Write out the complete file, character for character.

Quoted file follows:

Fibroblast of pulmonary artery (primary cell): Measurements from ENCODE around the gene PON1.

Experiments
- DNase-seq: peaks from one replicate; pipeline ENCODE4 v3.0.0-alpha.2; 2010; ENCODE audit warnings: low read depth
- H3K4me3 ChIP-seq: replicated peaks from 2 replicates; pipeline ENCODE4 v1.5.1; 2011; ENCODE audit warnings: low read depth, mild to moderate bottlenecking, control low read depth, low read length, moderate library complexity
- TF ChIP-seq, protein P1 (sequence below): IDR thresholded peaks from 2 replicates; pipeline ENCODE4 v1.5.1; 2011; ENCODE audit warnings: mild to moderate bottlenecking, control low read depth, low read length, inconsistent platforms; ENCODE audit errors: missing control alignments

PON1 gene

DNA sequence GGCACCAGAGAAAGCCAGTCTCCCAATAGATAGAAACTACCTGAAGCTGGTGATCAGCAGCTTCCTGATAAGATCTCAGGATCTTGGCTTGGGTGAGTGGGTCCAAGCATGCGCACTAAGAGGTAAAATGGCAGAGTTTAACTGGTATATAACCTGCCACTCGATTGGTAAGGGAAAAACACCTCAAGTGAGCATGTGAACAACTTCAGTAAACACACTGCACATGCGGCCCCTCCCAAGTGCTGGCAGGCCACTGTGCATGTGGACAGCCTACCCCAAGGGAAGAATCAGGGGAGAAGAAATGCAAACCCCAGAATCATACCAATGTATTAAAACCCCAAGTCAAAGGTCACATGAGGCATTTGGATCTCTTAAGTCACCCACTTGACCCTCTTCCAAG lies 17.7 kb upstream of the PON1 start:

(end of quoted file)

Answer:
Fibroblast of pulmonary artery (primary cell): Measurements from ENCODE around the gene PON1.

Experiments
- DNase-seq: peaks from one replicate; pipeline ENCODE4 v3.0.0-alpha.2; 2010; ENCODE audit warnings: low read depth
- H3K4me3 ChIP-seq: replicated peaks from 2 replicates; pipeline ENCODE4 v1.5.1; 2011; ENCODE audit warnings: low read depth, mild to moderate bottlenecking, control low read depth, low read length, moderate library complexity
- TF ChIP-seq, protein P1 (sequence below): IDR thresholded peaks from 2 replicates; pipeline ENCODE4 v1.5.1; 2011; ENCODE audit warnings: mild to moderate bottlenecking, control low read depth, low read length, inconsistent platforms; ENCODE audit errors: missing control alignments

PON1 gene

DNA sequence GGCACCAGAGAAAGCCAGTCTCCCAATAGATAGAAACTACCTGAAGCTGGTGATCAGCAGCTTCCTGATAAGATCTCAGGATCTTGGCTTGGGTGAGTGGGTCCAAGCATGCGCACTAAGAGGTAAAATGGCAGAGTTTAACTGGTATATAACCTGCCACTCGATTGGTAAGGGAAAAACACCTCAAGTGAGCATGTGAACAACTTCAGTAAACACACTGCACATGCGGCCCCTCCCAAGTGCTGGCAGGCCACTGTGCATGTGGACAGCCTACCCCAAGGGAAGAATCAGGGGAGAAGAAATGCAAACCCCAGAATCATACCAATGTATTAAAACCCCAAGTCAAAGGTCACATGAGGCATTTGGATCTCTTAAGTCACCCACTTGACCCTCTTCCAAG lies 17.7 kb upstream of the PON1 start: